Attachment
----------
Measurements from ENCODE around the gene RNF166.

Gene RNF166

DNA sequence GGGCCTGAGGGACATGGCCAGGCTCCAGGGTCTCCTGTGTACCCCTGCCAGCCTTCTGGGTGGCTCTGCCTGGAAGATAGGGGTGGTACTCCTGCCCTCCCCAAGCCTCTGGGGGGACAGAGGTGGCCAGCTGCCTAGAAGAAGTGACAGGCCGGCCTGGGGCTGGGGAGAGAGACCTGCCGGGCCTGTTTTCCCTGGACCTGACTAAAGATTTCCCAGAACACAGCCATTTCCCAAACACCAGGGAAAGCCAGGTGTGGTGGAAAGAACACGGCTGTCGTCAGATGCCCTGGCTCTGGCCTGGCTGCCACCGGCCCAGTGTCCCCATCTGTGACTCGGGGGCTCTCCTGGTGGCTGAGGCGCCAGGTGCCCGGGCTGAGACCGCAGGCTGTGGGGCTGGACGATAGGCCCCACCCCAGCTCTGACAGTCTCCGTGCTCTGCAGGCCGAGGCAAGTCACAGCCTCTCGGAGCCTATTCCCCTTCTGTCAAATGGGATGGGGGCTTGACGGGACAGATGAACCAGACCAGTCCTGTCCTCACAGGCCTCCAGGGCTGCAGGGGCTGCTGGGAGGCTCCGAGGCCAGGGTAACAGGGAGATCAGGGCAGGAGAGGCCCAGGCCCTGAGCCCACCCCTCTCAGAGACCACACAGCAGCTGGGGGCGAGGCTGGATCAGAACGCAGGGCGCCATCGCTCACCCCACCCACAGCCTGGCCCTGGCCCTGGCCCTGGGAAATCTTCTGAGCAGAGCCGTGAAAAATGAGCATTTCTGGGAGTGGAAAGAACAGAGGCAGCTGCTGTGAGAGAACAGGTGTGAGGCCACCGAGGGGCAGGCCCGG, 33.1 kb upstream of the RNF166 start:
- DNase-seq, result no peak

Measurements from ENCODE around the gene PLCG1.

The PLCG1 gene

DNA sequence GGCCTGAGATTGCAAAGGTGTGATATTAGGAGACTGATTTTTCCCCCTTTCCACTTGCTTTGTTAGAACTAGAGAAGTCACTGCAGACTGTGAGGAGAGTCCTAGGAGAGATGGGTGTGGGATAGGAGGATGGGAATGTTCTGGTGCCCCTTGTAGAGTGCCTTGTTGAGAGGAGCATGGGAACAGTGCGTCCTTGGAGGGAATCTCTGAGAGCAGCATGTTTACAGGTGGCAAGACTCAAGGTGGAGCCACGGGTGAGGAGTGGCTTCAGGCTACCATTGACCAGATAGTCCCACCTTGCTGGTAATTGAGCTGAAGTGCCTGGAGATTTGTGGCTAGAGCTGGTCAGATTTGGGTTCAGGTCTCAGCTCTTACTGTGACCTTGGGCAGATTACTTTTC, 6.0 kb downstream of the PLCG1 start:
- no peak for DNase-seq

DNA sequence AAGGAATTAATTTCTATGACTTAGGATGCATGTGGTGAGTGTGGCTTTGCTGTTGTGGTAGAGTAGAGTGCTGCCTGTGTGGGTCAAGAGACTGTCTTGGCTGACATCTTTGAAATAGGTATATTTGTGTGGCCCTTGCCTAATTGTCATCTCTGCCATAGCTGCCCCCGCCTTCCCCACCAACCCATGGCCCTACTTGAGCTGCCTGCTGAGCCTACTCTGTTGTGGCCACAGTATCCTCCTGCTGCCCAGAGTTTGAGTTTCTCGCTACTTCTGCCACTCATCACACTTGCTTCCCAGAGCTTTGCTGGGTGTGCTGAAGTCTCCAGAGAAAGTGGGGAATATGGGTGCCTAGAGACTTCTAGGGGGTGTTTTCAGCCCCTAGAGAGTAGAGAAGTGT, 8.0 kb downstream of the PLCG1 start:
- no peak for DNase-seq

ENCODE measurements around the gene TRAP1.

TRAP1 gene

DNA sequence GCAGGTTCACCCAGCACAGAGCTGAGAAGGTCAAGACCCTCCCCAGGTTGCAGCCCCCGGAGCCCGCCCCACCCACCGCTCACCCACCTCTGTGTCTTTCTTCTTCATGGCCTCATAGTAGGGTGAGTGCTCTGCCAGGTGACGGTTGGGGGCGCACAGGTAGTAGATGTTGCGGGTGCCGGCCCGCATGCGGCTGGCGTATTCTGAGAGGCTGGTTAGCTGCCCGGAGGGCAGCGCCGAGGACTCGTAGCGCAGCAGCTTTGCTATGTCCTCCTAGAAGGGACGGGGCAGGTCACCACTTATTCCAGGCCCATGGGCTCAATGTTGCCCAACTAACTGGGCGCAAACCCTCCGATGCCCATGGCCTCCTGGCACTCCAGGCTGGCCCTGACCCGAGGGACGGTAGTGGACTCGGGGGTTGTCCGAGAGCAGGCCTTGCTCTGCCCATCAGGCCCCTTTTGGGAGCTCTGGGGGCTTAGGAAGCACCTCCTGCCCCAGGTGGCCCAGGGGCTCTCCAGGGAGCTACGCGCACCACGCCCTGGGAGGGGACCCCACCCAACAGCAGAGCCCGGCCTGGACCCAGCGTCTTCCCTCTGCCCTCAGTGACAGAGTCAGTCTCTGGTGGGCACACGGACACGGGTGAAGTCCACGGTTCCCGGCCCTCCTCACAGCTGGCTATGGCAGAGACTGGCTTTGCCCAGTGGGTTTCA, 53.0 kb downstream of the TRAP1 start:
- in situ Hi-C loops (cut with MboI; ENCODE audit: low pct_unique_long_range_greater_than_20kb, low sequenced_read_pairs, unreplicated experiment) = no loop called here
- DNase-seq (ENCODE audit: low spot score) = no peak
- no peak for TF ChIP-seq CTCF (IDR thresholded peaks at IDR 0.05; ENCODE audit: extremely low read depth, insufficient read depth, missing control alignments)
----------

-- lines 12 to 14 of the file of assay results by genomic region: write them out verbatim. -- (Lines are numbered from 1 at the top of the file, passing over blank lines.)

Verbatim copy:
TRAP1 gene

DNA sequence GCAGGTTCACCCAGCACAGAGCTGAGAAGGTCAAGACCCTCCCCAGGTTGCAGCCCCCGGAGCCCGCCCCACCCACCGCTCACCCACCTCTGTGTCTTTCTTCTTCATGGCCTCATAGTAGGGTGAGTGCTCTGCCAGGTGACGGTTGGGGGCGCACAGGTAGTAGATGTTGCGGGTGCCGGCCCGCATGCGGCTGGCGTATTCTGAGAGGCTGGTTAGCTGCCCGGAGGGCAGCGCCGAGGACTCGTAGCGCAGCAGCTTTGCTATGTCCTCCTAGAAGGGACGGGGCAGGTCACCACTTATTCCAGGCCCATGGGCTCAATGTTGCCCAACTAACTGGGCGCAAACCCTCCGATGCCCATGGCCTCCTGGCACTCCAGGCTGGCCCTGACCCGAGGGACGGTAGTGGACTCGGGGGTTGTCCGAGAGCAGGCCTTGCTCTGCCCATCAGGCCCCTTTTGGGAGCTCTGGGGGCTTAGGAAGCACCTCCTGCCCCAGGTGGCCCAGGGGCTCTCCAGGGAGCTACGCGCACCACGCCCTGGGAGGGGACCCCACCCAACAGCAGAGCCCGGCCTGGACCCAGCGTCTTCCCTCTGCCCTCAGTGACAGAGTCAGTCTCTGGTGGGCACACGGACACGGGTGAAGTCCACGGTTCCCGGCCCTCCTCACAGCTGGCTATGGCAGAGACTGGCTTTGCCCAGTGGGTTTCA, 53.0 kb downstream of the TRAP1 start:
- in situ Hi-C loops (cut with MboI; ENCODE audit: low pct_unique_long_range_greater_than_20kb, low sequenced_read_pairs, unreplicated experiment) = no loop called here